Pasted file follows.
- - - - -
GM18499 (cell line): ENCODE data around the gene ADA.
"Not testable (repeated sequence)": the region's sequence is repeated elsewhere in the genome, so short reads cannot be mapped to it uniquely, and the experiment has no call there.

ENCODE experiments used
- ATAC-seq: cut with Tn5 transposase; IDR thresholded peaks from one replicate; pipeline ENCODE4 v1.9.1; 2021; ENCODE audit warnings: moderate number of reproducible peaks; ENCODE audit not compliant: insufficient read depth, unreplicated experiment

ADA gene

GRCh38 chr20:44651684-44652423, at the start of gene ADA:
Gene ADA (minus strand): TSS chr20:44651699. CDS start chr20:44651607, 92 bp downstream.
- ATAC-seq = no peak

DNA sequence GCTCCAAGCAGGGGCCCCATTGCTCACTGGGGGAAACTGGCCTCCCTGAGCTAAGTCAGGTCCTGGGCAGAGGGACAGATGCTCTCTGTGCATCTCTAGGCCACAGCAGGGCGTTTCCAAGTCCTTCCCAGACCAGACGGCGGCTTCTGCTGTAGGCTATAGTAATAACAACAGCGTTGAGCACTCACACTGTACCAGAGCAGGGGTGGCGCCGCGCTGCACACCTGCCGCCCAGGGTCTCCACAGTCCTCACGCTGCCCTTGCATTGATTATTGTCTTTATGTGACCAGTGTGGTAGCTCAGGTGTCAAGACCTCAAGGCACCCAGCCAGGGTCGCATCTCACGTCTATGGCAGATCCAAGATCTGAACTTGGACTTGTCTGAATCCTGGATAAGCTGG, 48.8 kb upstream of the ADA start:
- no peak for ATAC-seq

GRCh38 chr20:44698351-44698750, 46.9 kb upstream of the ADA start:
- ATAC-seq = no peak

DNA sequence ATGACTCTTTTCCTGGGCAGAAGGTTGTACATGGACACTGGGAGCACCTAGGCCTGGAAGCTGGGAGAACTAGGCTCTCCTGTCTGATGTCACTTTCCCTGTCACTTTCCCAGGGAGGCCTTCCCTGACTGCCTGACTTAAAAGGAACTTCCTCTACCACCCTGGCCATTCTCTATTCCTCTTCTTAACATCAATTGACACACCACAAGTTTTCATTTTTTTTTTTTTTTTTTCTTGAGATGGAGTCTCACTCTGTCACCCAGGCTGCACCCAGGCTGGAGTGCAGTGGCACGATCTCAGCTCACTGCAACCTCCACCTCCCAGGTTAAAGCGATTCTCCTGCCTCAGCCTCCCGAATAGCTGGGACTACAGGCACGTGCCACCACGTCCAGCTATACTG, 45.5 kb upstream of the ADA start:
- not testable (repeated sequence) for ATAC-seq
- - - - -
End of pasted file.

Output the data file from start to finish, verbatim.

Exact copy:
GM18499 (cell line): ENCODE data around the gene ADA.
"Not testable (repeated sequence)": the region's sequence is repeated elsewhere in the genome, so short reads cannot be mapped to it uniquely, and the experiment has no call there.

ENCODE experiments used
- ATAC-seq: cut with Tn5 transposase; IDR thresholded peaks from one replicate; pipeline ENCODE4 v1.9.1; 2021; ENCODE audit warnings: moderate number of reproducible peaks; ENCODE audit not compliant: insufficient read depth, unreplicated experiment

ADA gene

GRCh38 chr20:44651684-44652423, at the start of gene ADA:
Gene ADA (minus strand): TSS chr20:44651699. CDS start chr20:44651607, 92 bp downstream.
- ATAC-seq = no peak

DNA sequence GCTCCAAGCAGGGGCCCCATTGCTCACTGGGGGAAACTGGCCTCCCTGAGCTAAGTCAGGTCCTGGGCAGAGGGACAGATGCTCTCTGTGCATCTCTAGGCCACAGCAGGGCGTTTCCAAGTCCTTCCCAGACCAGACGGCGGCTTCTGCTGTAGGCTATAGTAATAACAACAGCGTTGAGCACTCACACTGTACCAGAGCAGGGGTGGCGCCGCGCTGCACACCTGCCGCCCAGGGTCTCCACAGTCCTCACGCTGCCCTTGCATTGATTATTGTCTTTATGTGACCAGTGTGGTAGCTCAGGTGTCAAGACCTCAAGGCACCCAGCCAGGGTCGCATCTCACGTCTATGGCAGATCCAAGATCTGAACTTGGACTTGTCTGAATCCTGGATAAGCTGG, 48.8 kb upstream of the ADA start:
- no peak for ATAC-seq

GRCh38 chr20:44698351-44698750, 46.9 kb upstream of the ADA start:
- ATAC-seq = no peak

DNA sequence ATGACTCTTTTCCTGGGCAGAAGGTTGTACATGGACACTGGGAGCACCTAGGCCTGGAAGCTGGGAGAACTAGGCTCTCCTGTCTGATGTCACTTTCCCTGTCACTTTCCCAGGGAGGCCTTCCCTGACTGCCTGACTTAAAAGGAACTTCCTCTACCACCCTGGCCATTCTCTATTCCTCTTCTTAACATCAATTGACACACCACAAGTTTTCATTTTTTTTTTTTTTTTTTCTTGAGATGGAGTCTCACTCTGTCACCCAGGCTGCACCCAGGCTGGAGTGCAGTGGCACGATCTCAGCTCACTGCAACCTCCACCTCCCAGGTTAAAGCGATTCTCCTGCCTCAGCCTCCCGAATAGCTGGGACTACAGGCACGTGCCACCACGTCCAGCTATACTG, 45.5 kb upstream of the ADA start:
- not testable (repeated sequence) for ATAC-seq